A big TBIJ welcome to the 84th Texas Legislature!

By Charlie L. Harper III

The Texas Beverage Industry Journal would like to welcome the returning and new members of the 84th Texas Legislature, sworn in today on the first day of the 2015 legislative session!

We look forward to a productive session with a vision toward preserving and upholding the Texas traditions of free market, personal success and great beer!

Welcome back to Austin, lawmakers! Here’s a great 140 days!

 

Riding the craft beer wave in Wichita Falls

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Love this success story coming out of Wichita Falls, Texas. This is a great read about a raft of businesses there that have benefitted, and greatly, in JUST THE PAST TWO YEARS from the craft beer business – an industry that is having more success than ever before here in Texas.

We can thank, in large part, the regulatory environment here in the Lone Star State that allows small breweries to grow and reigns in Big Beer from being allowed to take up all the shelf space and market share, leaving room for The Good Stuff.

“There’s a certain camaraderie behind craft beer. It’s kind of kitsch, it’s cool and not everyone is doing it. It’s kind of it’s own little club. At first it started out with the term ‘beer snob’ where it was snooty or snobbish to drink only craft beer, but now it’s the cool thing to do. You can have a gentleman in a suit sitting next to a guy in a construction outfit and they’re both enjoying a great pint of craft beer in whatever flavor profile they enjoy. That’s the cool part about it for me.”

For those who question whether Texas is helping or hurting the craft brewers and their community of drinkers and retailers, I offer up this great piece in the WF Times Record. Cheers to a bright future and a great year!

 

 

 

 

 

Takes more than ads, my friend

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BEST CAPTION EVER:

“Budweiser can update its image all it wants, but that doesn’t change the beer.”

Doesn’t even matter what the photo is. This wins all caption contests, in my personal opinion. Remind me to give them some kind of award.

This appeared on a great blog post in the Dallas Morning News’ Beer Blog, a fantastic site for anyone remotely interested in the industry, about how Budweiser is having to try and revamp its image to start bucking this trend of Millennials, those damn independent thinkers with great taste, turning away from Bud and getting into the craft beers instead. The post is centered around a piece in WaPo (linked below), but has some great insight.

“The nationwide rise of craft beer has the “big three” manufacturers scrambling to reach new drinkers, preferably younger than their core consumer base. For Budweiser, that means keeping its iconic Clydesdale horses stabled this holiday season,according to a recent story by the Wall Street Journal. … There’s one fact Budweiser is overlooking in its quest for tap handles and new audiences. The thirst for craft beer is not being propelled by advertising; it’s being propelled by taste. Ultimately, inundating consumers with a new Budweiser image and procuring rock star endorsements don’t change the beer’s flavor.”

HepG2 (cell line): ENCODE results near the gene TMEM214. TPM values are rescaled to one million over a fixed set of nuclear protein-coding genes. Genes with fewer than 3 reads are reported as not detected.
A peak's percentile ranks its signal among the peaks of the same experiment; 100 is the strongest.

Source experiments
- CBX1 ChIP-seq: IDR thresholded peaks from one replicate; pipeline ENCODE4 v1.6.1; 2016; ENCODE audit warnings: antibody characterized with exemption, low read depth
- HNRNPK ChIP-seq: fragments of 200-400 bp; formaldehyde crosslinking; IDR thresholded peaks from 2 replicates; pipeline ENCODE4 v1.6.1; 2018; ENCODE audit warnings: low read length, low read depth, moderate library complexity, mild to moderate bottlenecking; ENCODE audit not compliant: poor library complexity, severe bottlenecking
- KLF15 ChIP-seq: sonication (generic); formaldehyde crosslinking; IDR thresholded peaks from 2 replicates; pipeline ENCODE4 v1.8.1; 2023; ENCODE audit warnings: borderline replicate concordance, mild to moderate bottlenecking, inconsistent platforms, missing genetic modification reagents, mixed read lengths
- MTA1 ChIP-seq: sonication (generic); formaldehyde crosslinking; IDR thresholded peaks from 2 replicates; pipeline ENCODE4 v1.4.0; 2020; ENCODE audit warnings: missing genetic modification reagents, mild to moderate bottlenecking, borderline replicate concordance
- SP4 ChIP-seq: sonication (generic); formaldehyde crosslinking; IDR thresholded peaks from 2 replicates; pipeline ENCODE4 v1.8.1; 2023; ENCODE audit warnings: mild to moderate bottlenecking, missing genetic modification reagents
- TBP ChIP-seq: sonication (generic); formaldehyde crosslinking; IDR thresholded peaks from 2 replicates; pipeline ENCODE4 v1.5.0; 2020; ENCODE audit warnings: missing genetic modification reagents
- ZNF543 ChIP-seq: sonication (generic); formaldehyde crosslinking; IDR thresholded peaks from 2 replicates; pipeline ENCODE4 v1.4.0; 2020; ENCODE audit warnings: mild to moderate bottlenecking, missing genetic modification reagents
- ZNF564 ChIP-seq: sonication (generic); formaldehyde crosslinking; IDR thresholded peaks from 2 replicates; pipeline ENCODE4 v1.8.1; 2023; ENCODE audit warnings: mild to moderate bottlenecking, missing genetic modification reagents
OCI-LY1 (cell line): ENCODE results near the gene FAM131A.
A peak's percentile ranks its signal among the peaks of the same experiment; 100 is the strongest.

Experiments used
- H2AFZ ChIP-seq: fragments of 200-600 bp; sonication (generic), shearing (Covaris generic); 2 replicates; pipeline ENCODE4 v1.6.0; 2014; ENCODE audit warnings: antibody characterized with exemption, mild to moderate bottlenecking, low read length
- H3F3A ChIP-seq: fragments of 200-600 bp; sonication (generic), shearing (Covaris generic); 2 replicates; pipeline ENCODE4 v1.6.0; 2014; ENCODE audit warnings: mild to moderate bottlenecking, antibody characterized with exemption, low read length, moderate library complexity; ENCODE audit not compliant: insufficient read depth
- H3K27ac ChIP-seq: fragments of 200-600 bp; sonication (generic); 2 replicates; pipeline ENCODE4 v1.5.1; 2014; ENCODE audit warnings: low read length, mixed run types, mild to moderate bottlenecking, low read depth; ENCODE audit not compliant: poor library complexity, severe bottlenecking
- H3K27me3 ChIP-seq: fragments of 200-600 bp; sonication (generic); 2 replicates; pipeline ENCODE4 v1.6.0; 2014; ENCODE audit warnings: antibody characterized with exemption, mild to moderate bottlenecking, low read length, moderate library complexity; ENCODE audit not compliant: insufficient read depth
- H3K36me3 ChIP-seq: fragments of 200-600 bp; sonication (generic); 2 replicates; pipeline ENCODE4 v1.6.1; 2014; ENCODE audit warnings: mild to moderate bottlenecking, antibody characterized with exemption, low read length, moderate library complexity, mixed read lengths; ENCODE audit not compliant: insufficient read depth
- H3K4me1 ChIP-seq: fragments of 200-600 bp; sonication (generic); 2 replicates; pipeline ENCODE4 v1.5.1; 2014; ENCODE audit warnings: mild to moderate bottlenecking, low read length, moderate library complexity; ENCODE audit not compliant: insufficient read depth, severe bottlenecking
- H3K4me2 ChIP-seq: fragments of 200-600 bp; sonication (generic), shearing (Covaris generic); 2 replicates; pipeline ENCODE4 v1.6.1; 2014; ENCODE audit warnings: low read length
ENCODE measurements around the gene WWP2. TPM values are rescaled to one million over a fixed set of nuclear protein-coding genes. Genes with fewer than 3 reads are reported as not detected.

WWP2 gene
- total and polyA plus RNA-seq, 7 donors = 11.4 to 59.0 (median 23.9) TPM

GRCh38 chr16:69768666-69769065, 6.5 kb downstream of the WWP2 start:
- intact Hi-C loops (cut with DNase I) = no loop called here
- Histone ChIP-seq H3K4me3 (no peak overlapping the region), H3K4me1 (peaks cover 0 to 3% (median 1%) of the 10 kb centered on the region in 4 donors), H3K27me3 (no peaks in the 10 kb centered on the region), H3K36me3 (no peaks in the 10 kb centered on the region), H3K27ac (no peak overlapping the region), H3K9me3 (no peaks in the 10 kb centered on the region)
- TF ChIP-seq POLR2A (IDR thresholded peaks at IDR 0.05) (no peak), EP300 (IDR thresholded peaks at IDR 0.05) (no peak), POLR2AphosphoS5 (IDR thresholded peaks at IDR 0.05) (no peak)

Now, I’m all about Clydesdale and I cried alongside everyone else during the last two Super Bowl commercials, but yeah, it’ll take more than showing some hip Bud Light drinkers using their smart phones to fool a real craft brew appreciator, more of whom are popping up all the time.

This is a fun read and good reminder that for some Big Beer types, it’s all about the ad – and not about the beer.

MillerCoors wants to buy craft brewers cheap

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MillerCoors wants your craft brewery, and they want it cheap.

According to a report in Just-Drinks.com, the head of MillerCoors says it the company is interested in acquiring some U.S. craft beer brewers but is being deterred by the high prices of these new assets.

Do they want to low ball the deals? It would seem so, but then again, this should not come as a surprise.

From the article:

“The brewer, a JV between Molson Coors and SABMiller, yesterday reported a 3.7% slip in third-quarter volumes as a strong performance from its “above premium” brands failed to offset declines for Coors Light and Miller Lite. The firm’s Q3 sales were flat, while profits were up 8% to US$376.5m.”

The article quotes CEO Tom Long in a post-results conference call:
““We’re actively looking at those that would create incremental shareholder value, but it’s also no secret that those valuations are extremely high right now.”

Click here for more on this, and thanks to Just-Drinks.com for the tip!

D Mag lists top events to attend during North Texas Beer Week

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Thank you, D Magazine, for this outstanding roundup of What Not To Miss during North Texas Beer Week!

From the article:

“Beer-lovers unite each year during North Texas Beer Week to raise their commemorative glasses in honor of the ever-growing Texas beer culture. It’s a celebration that begins with a number of events, Untapped Festival being the biggest — which look place this past weekend — and continues through Sunday, November 9. There are over 285 froth-filled parties taking place within the next week. So, whether you like your mug filled up with an IPA, porter, stout, or even pumpkin ale, you will find at least one happening to quench your thirst and give proper thanks to the great beers of North Texas. Here is a roundup of our top events to hit this week. Cheers.”

For a full schedule of events stretching through Sunday, click here.

Enjoy!

AAB Mag: Beer industry reacts to “The New Yorker” November cover

The Nov. 3, 2014 cover of The New Yorker features a drawing titled “Hip Hops” by artist Peter de Sève.

Here’s a reader-talker for you.

The awesome All About Beer Magazine noted a pretty hot cover  on this most recent New Yorker Magazine making waves in the beer industry, and did a great little roundup of the reactions for those of us who like to hang around the water cooler – or keg, whatever – and chat about cultural milestones such as this one.